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MeTaL-O-PHoNe - MeTaL-O-PHoNe CD (album) cover





4.45 | 5 ratings

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Anthony H.
Prog Reviewer
4 stars MeTaL-O-PHoNe: MeTaL-O-PHoNe [2009]

Rating: 7/10

There were two things that initially intrigued me about this French avant-jazz trio. First was the involvement of bassist Joachim Florent. Being a moderate fan of Florent's main group Jean Louis, I was interested to see what this exceptionally skilled bass player could do in a different context. The other thing that intrigued me about MeTaL-O-PHoNe was the band setup: vibraphone, bass, and drums. Needless to say, this is an unorthodox lineup of instruments; lacking piano, guitar, or sax, I wondered what the band could come up with. The result is an album that manages to both be intense and ambient at the same time. The intensity comes from the amount of sounds that band manages to cram together into a single sonic moment; the ambience comes from the fact that these sounds consist mainly of quiet "dings" and "dongs". It goes without saying that this is a unique album. It's difficult not to think of Zappa while listening to mallet-heavy jazz-fusion, but "Unplugged Jean Louis Meets Larks Tongues in Aspic" would probably be the most fitting description of the music here.

"Vision I" begins the album in an ominous and minimalistic fashion. This sounds like something that would be played during some sort of dark religious ceremony. The feedback-heavy "Roms" consists mainly of an almost doom-metalesque motif being repeated with growing intensity. It's fairly cool, but "Steve Reich in Babylone" is where the album really starts to get awesome. As with many songs on this album, this track builds upon certain vibe "riffs", adding increasing intensity and textures. The last two-and-a-half minutes of this track are probably the best on the album. "Vision II" is an interlude featuring what sounds like homemade percussion. "Karter" sounds like some sort of lost Larks Tongues outtake. The stand-up bass is played like a cello, and the vibes increase the ambience. This is great stuff. The awesomeness dies down a bit on "Improvisation Zen", a rather boring track consisting of even more "dings" and "dongs", along with some bass twanging. It's not bad, but it doesn't really go anywhere. "Papouilles" improves things. This almost sounds like something from a film-noir soundtrack. "Mutation I" is yet another interlude consisting of doorbell-like sounds. The vibes in "Bama" sound like the soundtrack to a dream sequence. The excellent drums and bass echo traditional jazz. "Mutation II" is another chime-filled interlude. "Robosticks" is probably the most electric track on the album. I love the funky bass and the dissonant vibes. "Tahiti" is a somewhat dull closing number, featuring more ambient percussion and bass twangs. The bass near the end of the song is strong enough to save the track, though.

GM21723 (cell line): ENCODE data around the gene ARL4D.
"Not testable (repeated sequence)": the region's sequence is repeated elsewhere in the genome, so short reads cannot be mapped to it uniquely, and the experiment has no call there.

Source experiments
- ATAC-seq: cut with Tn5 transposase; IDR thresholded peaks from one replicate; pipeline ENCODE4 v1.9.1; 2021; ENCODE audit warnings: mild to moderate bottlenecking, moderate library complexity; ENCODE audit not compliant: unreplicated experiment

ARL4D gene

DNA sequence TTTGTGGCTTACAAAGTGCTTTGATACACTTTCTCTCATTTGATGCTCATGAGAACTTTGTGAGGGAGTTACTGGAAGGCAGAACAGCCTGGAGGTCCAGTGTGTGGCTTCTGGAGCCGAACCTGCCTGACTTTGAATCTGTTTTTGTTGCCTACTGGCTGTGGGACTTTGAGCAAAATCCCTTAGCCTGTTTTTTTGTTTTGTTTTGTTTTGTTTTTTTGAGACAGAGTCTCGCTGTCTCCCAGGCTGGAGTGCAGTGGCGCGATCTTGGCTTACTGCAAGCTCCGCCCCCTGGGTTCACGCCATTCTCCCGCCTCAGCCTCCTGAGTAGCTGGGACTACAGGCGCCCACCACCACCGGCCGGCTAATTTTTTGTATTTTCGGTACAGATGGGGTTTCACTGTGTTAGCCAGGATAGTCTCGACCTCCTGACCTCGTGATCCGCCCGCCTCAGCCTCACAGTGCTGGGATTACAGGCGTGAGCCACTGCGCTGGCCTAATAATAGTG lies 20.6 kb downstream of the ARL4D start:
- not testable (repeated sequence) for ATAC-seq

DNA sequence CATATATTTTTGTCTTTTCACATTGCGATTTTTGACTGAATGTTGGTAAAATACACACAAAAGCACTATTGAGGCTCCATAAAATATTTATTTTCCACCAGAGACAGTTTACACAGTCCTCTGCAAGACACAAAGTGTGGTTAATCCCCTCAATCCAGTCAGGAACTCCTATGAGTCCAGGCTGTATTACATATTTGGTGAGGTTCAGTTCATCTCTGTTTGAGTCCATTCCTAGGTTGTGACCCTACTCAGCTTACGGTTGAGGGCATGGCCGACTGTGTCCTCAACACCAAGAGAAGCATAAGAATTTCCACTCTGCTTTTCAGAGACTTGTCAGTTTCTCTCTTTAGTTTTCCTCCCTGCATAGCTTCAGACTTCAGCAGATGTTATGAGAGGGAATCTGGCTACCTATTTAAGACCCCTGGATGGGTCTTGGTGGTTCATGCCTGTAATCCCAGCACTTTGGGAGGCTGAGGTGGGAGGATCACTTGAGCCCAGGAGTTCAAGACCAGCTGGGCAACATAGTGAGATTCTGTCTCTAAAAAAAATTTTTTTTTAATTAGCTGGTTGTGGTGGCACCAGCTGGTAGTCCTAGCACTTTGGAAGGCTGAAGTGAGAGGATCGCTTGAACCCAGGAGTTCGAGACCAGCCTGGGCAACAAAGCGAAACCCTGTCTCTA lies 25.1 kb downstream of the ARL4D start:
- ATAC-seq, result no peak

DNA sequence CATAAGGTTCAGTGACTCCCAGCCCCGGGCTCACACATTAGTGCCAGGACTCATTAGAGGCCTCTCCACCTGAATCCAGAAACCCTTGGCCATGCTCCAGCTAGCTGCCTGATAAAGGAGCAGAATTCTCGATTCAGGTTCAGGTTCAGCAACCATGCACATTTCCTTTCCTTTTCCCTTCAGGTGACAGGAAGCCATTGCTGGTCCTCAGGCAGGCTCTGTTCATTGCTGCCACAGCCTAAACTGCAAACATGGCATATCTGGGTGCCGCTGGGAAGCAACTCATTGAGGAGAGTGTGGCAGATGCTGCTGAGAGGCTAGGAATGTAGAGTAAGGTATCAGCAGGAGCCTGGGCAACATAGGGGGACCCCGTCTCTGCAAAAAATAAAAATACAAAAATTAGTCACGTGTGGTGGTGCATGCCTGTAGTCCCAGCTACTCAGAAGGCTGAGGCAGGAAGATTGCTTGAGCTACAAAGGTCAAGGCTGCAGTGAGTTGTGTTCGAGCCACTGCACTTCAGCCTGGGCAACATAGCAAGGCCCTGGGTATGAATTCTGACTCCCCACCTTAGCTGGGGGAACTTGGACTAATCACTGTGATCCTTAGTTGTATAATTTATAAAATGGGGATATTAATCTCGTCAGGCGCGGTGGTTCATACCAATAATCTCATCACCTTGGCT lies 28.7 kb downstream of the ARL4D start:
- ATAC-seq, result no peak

As solid as MeTaL-O-PHoNe's debut is, it's plagued by inconsistency. There are basically two albums here: one in which the band plays groovy, engaging, and innovative avant-garde jazz, and one in which haphazard doorbell sounds dominate the music. The former is fantastic, and if the entire album consisted of these moments, then we would be within range of five-star territory (although not quite there). The latter, however, is boring. Pseudo-ambient dissonant chiming simply isn't very entertaining for me. While these tracks do next to nothing for me, the strong moments here ("Steve Reich in Babylone", "Karter", and to a slightly lesser extent "Papouilles", "Bama", and "Robosticks") are so excellent that it would be a crime to give this album anything less than a four-star rating. Although far from perfect, this is a very strong album that I would recommend to fans of avant-garde music, jazz-fusion, or Larks Tongues era Crimson.

Anthony H. | 4/5 |


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